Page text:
June 10, 2013 - Children, cars, and summer temperatures are a lethal combination! Every year we hear news reports of children and animals that are left unattended in sweltering vehicles. Even the best-intentioned parents and caregivers can overlook a sleeping baby in a car and the result can be injury or even death.
On June 26th, 2013, a two-year-old boy was found dead inside a family member's vehicle that was parked just outside the garage of a home in Milton, Ontario. Although the official cause of death has not been determined, health officials say extreme heat can be dangerous for all children, especially infants.
On average, 38 children die in cars each year in the United States from heat-related deaths. On a 22°C day, the internal temperature of a car sitting in the sun with the windows rolled up can rise to over 40° in one hour due to solar radiation. Even if you crack a window, it will have very little effect on the internal temperature because solar energy is primarily heating the objects in the vehicle, not the air in the vehicle.
Young children dehydrate much more quickly than adults, and they do not have the internal temperature regulating mechanism like adults. Children and animals are more susceptible to hyperthermia, where the body produces or absorbs more heat than it can dissipate which can lead to brain damage, kidney failure and death. Children under the age of two represented more than half of all child hyperthermia fatalities in the United States from 1998 to 2009.
Symptoms of heat illness include:
- Changes in behaviour - sleepiness or temper tantrums
- Dizziness and fainting
- Nausea and vomiting
- Rapid breathing and heartbeat
- Extreme thirst
- Decreased urination with unusually dark yellow urine
- For their safety and well-being, never leave a child unattended in a vehicle.
- Make it a habit to open the back door of your vehicle every time you reach your destination to make sure your child is not left behind.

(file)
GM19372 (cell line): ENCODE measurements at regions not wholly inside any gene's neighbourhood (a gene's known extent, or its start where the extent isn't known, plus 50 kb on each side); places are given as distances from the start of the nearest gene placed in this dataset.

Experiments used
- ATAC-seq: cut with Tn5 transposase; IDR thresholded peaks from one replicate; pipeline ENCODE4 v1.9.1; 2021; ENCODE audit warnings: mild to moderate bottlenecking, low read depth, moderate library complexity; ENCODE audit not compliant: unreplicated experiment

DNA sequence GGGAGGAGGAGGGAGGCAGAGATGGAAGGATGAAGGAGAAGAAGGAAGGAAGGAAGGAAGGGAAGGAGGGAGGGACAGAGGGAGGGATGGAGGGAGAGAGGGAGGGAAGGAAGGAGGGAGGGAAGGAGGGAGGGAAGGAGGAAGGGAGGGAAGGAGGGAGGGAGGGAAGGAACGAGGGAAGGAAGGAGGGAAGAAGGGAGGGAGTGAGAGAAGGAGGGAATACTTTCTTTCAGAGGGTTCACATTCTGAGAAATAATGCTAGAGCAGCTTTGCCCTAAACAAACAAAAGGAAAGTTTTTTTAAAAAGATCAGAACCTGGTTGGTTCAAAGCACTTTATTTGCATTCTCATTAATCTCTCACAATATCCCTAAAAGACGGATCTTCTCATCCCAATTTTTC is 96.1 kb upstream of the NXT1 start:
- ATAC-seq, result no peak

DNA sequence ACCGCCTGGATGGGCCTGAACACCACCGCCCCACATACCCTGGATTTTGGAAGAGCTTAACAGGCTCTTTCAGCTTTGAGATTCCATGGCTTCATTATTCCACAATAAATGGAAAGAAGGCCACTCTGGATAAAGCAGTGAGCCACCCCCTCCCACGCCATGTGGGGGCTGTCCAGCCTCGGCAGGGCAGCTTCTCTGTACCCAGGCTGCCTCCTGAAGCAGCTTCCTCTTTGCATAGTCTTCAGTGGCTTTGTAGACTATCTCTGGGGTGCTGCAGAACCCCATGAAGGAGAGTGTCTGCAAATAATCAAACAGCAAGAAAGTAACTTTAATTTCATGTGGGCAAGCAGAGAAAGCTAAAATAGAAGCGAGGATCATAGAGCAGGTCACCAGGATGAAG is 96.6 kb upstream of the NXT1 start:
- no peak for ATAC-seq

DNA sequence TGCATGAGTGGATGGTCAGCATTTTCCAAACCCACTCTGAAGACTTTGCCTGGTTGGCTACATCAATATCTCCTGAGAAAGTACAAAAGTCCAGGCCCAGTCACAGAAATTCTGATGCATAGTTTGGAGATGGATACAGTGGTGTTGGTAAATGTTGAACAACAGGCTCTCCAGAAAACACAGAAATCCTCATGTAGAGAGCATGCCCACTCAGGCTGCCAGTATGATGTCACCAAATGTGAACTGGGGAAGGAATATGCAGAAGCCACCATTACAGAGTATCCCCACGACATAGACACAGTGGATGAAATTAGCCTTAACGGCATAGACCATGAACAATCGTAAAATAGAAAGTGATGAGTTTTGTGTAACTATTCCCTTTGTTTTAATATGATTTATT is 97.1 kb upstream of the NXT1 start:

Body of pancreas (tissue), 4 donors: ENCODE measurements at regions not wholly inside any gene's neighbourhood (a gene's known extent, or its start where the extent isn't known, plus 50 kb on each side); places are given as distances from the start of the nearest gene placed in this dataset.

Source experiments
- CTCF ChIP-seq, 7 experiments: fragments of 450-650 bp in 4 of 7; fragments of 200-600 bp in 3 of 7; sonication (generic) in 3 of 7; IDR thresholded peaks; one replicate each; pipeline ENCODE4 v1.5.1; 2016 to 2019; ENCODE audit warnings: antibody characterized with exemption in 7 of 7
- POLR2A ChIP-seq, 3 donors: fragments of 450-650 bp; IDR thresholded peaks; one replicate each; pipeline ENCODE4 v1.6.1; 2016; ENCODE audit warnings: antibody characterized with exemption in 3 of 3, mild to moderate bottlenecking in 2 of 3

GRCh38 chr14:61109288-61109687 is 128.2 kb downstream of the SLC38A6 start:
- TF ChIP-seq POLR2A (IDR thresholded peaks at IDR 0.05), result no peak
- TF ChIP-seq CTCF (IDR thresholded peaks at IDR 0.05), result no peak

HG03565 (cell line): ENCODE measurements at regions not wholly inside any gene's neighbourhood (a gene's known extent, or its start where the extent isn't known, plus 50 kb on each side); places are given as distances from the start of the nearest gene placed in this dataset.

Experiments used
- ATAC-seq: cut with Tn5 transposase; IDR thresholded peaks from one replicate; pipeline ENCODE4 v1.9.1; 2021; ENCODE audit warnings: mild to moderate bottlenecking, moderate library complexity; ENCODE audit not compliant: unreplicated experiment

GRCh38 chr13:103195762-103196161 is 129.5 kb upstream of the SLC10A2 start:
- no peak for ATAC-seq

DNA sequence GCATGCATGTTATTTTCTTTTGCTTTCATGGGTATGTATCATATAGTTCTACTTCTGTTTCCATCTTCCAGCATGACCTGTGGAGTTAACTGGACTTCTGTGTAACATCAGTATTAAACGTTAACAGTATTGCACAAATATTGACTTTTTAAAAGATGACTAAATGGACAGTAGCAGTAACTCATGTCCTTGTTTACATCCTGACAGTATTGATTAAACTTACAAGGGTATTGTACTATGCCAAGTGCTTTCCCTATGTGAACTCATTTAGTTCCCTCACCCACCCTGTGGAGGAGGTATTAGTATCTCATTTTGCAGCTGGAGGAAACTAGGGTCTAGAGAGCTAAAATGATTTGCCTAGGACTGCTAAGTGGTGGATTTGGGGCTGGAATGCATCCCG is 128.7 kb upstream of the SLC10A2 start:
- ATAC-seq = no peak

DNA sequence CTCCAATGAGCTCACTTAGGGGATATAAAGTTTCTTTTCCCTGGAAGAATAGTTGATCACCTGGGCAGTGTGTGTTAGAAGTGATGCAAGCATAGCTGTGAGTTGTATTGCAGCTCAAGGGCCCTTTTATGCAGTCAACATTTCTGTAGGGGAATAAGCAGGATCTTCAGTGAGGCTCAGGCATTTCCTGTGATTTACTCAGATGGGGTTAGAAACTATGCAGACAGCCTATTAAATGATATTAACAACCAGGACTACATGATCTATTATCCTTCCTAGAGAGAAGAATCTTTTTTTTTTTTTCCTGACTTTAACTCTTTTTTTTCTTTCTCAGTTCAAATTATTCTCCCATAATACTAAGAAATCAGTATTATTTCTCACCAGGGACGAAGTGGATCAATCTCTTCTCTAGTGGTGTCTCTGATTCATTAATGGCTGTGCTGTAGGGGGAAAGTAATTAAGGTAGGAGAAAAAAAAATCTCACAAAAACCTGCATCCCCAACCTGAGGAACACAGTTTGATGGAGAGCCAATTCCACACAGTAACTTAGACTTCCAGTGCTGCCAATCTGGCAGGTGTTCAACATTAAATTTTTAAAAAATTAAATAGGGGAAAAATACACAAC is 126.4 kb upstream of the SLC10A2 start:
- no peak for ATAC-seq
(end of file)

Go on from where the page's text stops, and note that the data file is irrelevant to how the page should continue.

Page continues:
- Create a visual reminder by keeping a large stuffed animal in the child’s car seat when it is not being used. When your child occupies the car seat, place the stuffed animal in the front passenger seat so you will know your child is in the back seat.
- Make a point of 'always' calling your child's daycare centre or babysitter when you know you will not be there on a particular day.
- Keep your car locked at all times - in the garage and in the driveway - and remember to always set your parking brake.
- Keep keys and remote control openers out of your child's sight and reach.
- When a child is missing, check your vehicle and trunk immediately.
- If you see a child alone in a vehicle, Call 911 immediately. If they are hot or seem sick, get them out of the car as quickly as possible.
- Use drive-thru services when available, for example, restaurants, banks, pharmacies, and dry cleaners.
- Pay for gas by using your debit or credit card.
Know the Law
- It is against the law in Canada to leave a child alone in a situation where they might be injured or in danger.
- It is very dangerous to leave a child alone in a car - even if you lock the car and think you will be gone for just a few minutes.
- While leaving a child alone in a car is not against Canadian law, it is considered negligence and/or abandonment in the eyes of the law and Child Protection Services.
- Anyone who unlawfully abandons or exposes a child under the age of 10 years, so that the child's life is, or is likely to be endangered, or health is, or is likely to be permanently injured, is guilty of an offence that carries a penalty of imprisonment of not more than two years.
According to the U.S. Consumer Report from 1998 to May 2011, approximately 500 children have died from hyperthermia because they were left in vehicles. Canada does not have a national tracking system and therefore statistics are not available.